Every summer I make a pilgrimage to Scott and Zelda's graves, in Rockville, Maryland. Sure, I could pay homage by going to Cap d'Antibes, where they whooped it up every summer, but the Euro is so high. And Rockville is so ... scenic.
F. Scott Fitzgerald and his rather nutty wife are buried under a huge live oak next to St. Mary's Church, where their daughter moved them in the 70s. She probably wouldn't have done it if she had known what would happen to Rockville: the Rockville Pike, an endless strip mall that crescendos with Bloomingdale's and eventually fizzles out with Marlo Furniture.
Which brings me to the cemetery, a stone's throw--a wimpy, underhanded, 20-foot stone's throw--from the discount furniture warehouse. You risk becoming roadkill to cross the pike, but there are dear Scott and dearest Zelda, who died in 1940 and 1948. Standing there on that island, listening to the cars rush by on the way to Bed, Bath and Beyond, the words on the tombstone (the last lines of The Great Gatsby) take on another meaning: "So we beat on, boats against the current, borne back ceaselessly into the past."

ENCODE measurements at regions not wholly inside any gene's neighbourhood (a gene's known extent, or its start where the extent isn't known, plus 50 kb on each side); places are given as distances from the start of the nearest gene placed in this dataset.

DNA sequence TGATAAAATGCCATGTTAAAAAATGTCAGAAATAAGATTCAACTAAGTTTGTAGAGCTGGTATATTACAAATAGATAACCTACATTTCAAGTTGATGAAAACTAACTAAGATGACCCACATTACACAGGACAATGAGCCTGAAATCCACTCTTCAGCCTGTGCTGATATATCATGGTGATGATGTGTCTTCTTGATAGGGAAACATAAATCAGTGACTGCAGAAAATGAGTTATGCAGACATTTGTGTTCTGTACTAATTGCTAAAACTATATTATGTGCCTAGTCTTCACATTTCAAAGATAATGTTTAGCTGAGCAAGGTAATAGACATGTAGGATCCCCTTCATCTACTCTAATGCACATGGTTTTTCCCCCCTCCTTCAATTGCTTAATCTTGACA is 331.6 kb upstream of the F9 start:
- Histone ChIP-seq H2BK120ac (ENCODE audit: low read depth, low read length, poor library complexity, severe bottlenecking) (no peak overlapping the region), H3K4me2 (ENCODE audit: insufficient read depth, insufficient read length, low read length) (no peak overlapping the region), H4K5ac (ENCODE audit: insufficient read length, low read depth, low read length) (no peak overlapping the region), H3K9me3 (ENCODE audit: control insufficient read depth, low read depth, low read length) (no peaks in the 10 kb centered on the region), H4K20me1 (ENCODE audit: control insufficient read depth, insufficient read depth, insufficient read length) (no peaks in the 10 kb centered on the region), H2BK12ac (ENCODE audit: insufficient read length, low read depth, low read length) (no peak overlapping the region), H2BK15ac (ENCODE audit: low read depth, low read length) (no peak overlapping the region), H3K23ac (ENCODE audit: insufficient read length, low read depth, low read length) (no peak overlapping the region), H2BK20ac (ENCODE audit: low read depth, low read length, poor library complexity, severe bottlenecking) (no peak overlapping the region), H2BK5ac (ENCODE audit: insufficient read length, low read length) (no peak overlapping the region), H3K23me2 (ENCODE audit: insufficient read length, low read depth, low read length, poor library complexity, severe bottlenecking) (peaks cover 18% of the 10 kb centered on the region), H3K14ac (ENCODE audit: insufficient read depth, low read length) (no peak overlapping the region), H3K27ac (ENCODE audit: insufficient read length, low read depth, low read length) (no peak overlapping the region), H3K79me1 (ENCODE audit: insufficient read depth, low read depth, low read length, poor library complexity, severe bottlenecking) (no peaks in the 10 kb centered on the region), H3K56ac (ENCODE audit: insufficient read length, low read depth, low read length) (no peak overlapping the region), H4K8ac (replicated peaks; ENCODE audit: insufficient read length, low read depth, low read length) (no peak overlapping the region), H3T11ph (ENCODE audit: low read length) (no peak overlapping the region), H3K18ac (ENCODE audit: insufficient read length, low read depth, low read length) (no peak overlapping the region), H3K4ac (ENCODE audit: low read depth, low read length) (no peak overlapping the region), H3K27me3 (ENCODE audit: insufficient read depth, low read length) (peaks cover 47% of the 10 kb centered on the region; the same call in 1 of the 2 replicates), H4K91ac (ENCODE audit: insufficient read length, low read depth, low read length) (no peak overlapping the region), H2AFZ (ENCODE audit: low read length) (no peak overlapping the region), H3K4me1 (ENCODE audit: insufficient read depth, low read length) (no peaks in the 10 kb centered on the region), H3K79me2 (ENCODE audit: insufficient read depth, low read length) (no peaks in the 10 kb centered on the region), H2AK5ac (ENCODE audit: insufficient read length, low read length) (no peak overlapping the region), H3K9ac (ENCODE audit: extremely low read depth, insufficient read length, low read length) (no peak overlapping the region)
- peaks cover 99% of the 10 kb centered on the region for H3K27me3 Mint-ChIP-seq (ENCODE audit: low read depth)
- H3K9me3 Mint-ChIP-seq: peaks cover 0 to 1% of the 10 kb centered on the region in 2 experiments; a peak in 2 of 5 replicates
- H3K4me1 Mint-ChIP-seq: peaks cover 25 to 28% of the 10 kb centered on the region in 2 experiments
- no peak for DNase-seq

My next trip is to the Walt Whitman Mall on Long Island. On the way, I'll stop for gas and Vitaminwater at the Walt Whitman rest stop on the Jersey Turnpike.